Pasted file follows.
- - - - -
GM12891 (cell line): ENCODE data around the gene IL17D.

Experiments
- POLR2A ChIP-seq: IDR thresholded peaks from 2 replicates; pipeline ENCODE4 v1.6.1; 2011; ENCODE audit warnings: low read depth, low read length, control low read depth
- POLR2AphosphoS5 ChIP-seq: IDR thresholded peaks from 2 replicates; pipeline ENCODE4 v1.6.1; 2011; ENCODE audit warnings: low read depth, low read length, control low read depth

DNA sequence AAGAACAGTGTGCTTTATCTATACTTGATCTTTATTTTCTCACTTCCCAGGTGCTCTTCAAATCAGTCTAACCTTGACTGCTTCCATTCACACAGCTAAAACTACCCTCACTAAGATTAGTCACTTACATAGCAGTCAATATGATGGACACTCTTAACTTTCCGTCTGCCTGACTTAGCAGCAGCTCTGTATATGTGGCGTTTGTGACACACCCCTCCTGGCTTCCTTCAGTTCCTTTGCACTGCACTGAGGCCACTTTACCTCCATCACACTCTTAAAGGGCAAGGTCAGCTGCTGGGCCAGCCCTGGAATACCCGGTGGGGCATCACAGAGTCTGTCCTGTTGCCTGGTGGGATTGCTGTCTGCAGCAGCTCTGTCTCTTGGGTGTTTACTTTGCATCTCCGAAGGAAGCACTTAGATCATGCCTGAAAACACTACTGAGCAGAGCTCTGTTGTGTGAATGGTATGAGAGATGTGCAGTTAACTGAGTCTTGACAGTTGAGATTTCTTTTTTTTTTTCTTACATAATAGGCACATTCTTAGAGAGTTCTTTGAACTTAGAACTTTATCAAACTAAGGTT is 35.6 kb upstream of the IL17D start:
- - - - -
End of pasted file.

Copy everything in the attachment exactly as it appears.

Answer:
GM12891 (cell line): ENCODE data around the gene IL17D.

Experiments
- POLR2A ChIP-seq: IDR thresholded peaks from 2 replicates; pipeline ENCODE4 v1.6.1; 2011; ENCODE audit warnings: low read depth, low read length, control low read depth
- POLR2AphosphoS5 ChIP-seq: IDR thresholded peaks from 2 replicates; pipeline ENCODE4 v1.6.1; 2011; ENCODE audit warnings: low read depth, low read length, control low read depth

DNA sequence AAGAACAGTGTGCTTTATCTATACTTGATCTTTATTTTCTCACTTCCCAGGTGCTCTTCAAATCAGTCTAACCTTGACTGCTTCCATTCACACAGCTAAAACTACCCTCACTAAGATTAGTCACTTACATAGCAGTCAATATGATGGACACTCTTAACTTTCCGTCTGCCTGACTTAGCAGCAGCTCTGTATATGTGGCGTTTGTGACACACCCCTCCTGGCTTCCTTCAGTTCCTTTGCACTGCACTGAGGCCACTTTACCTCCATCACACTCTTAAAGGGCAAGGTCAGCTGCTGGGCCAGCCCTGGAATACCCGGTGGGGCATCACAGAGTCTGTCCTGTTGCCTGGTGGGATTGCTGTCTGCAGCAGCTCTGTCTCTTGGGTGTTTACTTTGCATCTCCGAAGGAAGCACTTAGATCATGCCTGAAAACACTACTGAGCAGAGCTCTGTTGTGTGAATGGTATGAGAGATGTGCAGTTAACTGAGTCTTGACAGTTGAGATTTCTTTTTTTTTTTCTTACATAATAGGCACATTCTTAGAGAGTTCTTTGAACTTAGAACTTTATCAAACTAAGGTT is 35.6 kb upstream of the IL17D start: